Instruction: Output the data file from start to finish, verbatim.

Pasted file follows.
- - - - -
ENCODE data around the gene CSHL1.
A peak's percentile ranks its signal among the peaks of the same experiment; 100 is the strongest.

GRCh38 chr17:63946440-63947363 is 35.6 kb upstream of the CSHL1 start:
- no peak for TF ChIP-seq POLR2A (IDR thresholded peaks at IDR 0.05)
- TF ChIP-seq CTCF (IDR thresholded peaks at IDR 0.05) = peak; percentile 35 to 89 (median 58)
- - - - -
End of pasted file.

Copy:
ENCODE data around the gene CSHL1.
A peak's percentile ranks its signal among the peaks of the same experiment; 100 is the strongest.

GRCh38 chr17:63946440-63947363 is 35.6 kb upstream of the CSHL1 start:
- no peak for TF ChIP-seq POLR2A (IDR thresholded peaks at IDR 0.05)
- TF ChIP-seq CTCF (IDR thresholded peaks at IDR 0.05) = peak; percentile 35 to 89 (median 58)